Tips for Attending Surva

If you are planning to visit the Kukeri festival in Bulgaria, consider these tips to make the most of your visit!

Are tickets required for the Kukeri Festival?

Surva is a free event, so there is no need to purchase any kind of ticket to attend—a wonderful gift if you’re an international traveler budgeting for flights, hotels, and incidentals just to count yourself among the crowds!
Surva Kukeri Festival in Pernik, Bulgaria

How to get the Kukeri Festival

Of all the ways to get to Pernik, the train is the least expensive and, in many ways, the most convenient. Self-driving is possible if you plan to rent a car, but parking is a big challenge with many streets closed for Surva. Similarly, taking a taxi from Sofia to Pernik is a good option and takes less time than the train, but we didn’t see a single taxi in Pernik while we were there, which could make it challenging to find a ride back at the end of the day. Roundtrip train tickets were about $4; the only downside were the crowds. Despite the fact Surva is a popular event, there was only one train an hour between Sofia and Pernik in either direction, and we observed some people left behind on the platform because the trains were at capacity. We had to stand the entirety of the ride to Pernik during our Saturday visit, and we were fortunate enough to find seats on the way back to Sofia. Arrive at the train station early enough to identify the right platform to better your odds of finding a seat.

Dress warmly

Despite sunshine and temperatures close to 40 degrees Fahrenheit, it felt like it was in the low 20s during our visit. January in the Balkans is never going to be warm, but dress in layers and don’t forget a hat, gloves, and warm socks when packing your suitcase. Sharp bursts of wind and cold in shaded areas should be expected.

Bring cash

Although many vendors accepted credit cards, plenty either did not or simply preferred cash. Stop by an ATM before arriving at Surva to make your purchases as quick as possible. Most of the items available to buy, including meals and souvenirs, are comparatively inexpensive to other places in Europe, so you don’t need to worry about taking out or carrying large sums of cash to get by.

Visit Surva on Friday

Although the performances were just as incredible on both Friday and Saturday, the Kukeri festival was pretty lightly attended on Friday, which led to a more comfortable experience for us. Most locals seemed to be at work on Friday, and while Surva wasn’t empty by any stretch, we had no problem finding great spots to stand without being immersed in a huge crowd. Saturday was the opposite; there were thousands of additional attendees, and it was impossible to find any space to stand that wasn’t crowded beyond capacity. If you can attend two days, we highly recommend making Friday one of them.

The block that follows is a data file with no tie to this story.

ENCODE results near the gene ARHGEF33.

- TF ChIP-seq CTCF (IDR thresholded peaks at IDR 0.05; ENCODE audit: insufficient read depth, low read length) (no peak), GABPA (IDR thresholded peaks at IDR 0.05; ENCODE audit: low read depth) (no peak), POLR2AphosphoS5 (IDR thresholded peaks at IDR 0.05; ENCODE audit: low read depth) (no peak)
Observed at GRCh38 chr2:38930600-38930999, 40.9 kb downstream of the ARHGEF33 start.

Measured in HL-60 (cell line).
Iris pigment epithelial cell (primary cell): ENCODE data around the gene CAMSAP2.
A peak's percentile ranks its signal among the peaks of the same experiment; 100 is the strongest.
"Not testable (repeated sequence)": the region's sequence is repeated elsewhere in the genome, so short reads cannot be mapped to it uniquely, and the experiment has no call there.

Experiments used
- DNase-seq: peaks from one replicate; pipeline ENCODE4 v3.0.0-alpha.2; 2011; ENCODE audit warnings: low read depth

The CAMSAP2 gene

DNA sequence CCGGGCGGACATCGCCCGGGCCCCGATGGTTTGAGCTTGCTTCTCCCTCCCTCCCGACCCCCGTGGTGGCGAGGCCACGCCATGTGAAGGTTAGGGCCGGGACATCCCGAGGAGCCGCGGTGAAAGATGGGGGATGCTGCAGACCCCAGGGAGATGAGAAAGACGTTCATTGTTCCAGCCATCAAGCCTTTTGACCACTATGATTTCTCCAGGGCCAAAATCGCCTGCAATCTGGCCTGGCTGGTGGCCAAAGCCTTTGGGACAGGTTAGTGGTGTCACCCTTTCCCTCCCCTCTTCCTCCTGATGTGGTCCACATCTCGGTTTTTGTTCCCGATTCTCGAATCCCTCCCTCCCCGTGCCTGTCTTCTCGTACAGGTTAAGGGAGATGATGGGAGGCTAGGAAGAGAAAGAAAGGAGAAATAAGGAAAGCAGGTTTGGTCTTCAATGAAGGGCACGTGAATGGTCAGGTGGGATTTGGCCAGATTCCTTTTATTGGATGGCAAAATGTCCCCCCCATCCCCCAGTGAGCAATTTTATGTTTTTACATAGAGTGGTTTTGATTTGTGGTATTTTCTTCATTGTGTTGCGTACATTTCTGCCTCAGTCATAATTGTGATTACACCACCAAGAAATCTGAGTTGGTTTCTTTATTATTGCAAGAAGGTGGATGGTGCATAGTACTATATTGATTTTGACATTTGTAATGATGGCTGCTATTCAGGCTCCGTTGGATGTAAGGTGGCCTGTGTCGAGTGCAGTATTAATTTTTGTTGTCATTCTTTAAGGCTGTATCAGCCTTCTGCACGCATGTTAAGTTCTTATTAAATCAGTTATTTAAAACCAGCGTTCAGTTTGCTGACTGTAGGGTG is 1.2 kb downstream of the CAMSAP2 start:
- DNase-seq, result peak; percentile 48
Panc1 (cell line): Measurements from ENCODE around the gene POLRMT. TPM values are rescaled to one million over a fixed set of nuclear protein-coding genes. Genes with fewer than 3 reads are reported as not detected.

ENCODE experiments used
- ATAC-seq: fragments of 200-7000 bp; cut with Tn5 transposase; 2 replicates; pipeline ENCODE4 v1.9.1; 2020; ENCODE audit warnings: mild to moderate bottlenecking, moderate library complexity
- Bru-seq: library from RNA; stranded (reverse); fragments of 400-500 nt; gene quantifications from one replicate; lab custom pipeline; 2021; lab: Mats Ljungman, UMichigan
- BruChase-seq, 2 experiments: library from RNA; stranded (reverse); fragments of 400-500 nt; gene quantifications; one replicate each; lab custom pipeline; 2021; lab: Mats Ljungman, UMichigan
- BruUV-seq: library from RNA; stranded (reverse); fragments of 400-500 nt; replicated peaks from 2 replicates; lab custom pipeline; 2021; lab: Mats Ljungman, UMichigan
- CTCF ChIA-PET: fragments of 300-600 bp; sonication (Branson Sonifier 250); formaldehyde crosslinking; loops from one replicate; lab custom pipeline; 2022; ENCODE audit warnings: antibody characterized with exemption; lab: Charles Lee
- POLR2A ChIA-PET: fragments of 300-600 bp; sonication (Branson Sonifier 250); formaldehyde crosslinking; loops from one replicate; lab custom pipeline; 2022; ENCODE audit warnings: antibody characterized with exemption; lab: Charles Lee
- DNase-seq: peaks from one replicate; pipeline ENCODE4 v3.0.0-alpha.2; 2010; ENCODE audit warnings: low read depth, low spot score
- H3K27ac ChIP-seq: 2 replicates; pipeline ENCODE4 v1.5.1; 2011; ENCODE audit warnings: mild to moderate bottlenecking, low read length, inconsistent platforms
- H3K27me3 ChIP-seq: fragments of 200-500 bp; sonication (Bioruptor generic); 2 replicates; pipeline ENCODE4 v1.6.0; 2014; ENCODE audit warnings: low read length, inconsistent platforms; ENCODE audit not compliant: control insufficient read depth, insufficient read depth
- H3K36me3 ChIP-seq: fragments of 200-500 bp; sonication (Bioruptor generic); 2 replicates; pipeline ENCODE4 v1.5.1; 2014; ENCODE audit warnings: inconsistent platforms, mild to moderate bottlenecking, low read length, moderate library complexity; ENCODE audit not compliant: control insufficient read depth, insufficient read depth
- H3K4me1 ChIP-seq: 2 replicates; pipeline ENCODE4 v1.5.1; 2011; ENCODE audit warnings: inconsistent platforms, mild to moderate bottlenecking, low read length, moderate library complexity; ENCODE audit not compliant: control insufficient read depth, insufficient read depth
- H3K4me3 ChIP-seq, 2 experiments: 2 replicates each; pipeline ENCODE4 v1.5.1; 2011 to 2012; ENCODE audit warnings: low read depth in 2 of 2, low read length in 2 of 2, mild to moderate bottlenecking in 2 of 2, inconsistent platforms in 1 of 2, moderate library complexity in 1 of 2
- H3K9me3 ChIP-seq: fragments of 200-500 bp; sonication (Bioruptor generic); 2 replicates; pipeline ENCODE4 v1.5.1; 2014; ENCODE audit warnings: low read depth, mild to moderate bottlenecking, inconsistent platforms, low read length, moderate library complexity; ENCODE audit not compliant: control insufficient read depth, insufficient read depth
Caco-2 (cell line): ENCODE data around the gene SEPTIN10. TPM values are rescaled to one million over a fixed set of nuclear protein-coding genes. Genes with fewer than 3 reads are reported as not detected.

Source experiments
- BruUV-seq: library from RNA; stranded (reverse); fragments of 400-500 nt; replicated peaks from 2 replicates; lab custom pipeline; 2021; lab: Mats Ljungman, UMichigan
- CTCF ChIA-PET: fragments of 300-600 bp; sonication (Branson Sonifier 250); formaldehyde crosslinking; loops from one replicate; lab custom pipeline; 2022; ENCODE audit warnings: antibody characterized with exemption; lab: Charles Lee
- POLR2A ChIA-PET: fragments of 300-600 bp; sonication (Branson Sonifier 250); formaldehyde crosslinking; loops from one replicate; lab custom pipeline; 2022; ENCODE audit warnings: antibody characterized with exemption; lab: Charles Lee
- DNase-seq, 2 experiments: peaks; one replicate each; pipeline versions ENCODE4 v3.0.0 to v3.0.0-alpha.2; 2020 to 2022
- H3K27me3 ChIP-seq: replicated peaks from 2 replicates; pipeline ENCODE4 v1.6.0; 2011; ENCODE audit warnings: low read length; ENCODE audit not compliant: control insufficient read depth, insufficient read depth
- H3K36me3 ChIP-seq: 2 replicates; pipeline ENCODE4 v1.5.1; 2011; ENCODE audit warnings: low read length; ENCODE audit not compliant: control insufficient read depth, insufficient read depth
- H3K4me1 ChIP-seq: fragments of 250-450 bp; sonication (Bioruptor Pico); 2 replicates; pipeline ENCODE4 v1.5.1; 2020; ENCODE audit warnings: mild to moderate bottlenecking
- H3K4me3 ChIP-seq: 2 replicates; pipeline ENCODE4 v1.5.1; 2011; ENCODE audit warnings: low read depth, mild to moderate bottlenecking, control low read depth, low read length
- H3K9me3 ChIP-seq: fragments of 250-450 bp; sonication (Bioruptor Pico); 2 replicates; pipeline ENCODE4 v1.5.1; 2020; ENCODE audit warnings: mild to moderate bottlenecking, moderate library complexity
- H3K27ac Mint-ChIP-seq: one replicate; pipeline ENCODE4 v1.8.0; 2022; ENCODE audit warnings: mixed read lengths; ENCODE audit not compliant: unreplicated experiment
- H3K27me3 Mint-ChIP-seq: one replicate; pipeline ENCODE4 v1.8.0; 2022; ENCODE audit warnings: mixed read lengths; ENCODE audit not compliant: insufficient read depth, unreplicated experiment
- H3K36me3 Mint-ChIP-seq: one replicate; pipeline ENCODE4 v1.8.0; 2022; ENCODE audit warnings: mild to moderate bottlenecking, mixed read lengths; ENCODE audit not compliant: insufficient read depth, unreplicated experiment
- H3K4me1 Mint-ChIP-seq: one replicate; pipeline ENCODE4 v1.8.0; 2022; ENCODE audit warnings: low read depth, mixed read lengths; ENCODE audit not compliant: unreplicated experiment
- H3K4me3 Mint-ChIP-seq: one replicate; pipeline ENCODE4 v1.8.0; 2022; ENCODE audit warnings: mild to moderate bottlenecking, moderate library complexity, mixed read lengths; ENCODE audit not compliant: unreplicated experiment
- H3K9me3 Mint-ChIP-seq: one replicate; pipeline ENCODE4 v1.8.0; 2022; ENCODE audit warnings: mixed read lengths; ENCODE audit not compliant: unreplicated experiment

More Information: Surva.org

 

Hotels in Sofia, Bulgaria

Although there are hotels in Pernik, Sofia was a better choice for us during our visit. The city is connected to Pernik by train, and we loved the restaurants and old town during our visit in 2019. During this visit, we stayed at Art ‘Otel, which is just two blocks from Vitosha Boulevard, the main commercial and shopping street. Art ‘Otel made us feel like family. Our room was spacious and extremely comfortable, with two balconies and a sitting area that was perfect for unwinding before bed. The breakfast buffet kept us fueled for hours while on the way to Surva, and we especially loved the complimentary happy hour offered in their Lobby Bar, which is a cozy space that happened to include the world’s happiest, bounciest dog named Javier.

More Information: Booking.com/artotelsofia

We found Art ‘Otel on Booking.com, our favorite place to compare hotels and choose the right property for us. Take a look at Booking.com before your visit in case they have a hotel that is perfect for your needs, too!



Booking.com


 

Enjoy Surva and the Kukeri Festival!

Our planet is full of incredible traditions. They serve as windows into what it means to be from somewhere, to be connected to something bigger than yourself, to belong. The Surva International Festival of the Masquerade Games may belong to its host city, but it also belongs to each person that contributes to it. It belongs to every person who wears a colorful traditional dress, a handmade mask, or a giant costume made of fur. It belongs to each person that chants, dances, drums, and clangs their way to the stage as they demonstrate what tradition means to their people. And in a way, it belongs to any of us who are curious enough to learn about it. Culture represents and reflects who we are, but it doesn’t need to divide us. Instead, it can invite us in, educate us, and welcome us to find joy and value in traditions that differ from our own.

You can hear the Surva festival long before you can see it, and you can hear it long after you can no longer see it. if you’re like us, you may find yourself grateful to hear the steady beat when you close your eyes, a reminder of the incredible ways travel can change us.



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Surva: Visiting the Kukeri Festival in Pernik, Bulgaria